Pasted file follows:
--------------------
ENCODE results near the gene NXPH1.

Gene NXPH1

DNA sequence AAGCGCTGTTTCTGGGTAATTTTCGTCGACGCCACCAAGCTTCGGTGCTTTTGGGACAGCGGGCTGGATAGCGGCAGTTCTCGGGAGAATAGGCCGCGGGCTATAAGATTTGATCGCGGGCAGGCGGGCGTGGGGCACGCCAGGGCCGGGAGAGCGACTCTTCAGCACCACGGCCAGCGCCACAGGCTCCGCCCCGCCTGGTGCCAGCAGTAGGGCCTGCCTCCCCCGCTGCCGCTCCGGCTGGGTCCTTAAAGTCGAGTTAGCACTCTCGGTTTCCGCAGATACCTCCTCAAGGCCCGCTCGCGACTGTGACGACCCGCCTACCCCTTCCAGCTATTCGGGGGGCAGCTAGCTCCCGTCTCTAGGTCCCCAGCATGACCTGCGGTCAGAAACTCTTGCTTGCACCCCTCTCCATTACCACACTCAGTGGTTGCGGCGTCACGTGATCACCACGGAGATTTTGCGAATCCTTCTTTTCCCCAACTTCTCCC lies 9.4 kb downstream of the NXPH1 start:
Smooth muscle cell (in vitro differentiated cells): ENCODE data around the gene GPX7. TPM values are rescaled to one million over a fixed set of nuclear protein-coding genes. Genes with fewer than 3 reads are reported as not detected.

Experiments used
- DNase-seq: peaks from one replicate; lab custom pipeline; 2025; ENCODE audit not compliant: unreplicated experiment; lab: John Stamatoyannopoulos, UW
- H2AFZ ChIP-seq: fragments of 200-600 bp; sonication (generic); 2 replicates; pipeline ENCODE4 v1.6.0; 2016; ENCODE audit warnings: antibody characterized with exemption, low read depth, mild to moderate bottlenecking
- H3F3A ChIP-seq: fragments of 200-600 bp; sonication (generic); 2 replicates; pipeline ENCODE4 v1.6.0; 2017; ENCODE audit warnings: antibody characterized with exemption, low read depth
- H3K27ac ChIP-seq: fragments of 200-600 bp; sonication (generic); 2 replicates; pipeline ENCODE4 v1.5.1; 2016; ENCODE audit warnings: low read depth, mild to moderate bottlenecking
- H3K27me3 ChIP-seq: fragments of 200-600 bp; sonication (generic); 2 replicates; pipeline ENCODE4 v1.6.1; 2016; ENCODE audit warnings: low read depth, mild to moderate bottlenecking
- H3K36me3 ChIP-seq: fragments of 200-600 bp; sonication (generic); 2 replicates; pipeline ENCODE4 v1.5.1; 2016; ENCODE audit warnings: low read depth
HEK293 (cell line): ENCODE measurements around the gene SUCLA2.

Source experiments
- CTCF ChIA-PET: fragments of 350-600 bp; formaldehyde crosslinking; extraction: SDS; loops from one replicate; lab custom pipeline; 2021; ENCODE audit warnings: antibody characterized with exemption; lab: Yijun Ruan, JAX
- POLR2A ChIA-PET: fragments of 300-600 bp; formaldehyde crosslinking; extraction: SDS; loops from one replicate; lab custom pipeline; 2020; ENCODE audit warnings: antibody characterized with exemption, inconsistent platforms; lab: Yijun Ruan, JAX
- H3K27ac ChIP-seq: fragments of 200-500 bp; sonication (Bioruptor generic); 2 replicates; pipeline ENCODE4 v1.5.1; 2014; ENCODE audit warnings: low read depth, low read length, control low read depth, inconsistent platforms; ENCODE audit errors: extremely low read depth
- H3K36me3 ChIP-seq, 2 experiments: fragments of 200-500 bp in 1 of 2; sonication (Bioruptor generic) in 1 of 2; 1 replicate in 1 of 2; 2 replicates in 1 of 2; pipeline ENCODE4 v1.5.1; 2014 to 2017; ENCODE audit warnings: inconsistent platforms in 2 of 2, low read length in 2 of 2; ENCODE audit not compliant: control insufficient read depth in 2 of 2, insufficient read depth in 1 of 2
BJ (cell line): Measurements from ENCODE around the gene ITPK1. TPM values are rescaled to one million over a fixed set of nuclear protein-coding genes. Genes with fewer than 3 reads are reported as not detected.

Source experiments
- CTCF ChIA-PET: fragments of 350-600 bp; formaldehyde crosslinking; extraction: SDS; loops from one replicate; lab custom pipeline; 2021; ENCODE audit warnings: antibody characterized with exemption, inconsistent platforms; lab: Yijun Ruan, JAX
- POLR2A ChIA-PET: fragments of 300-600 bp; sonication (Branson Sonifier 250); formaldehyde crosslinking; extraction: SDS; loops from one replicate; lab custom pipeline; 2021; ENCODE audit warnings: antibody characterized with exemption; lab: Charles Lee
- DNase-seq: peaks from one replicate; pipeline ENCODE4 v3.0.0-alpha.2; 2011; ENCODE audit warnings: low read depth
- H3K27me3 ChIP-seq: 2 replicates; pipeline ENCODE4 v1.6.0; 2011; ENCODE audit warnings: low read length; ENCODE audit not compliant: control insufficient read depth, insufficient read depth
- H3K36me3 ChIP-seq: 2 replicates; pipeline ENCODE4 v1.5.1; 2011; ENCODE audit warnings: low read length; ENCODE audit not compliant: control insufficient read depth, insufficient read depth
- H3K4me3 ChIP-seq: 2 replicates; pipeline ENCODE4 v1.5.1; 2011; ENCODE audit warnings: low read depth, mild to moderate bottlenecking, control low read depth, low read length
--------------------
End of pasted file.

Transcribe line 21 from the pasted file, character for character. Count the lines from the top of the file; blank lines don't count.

- POLR2A ChIA-PET: fragments of 300-600 bp; sonication (Branson Sonifier 250); formaldehyde crosslinking; extraction: SDS; loops from one replicate; lab custom pipeline; 2021; ENCODE audit warnings: antibody characterized with exemption; lab: Charles Lee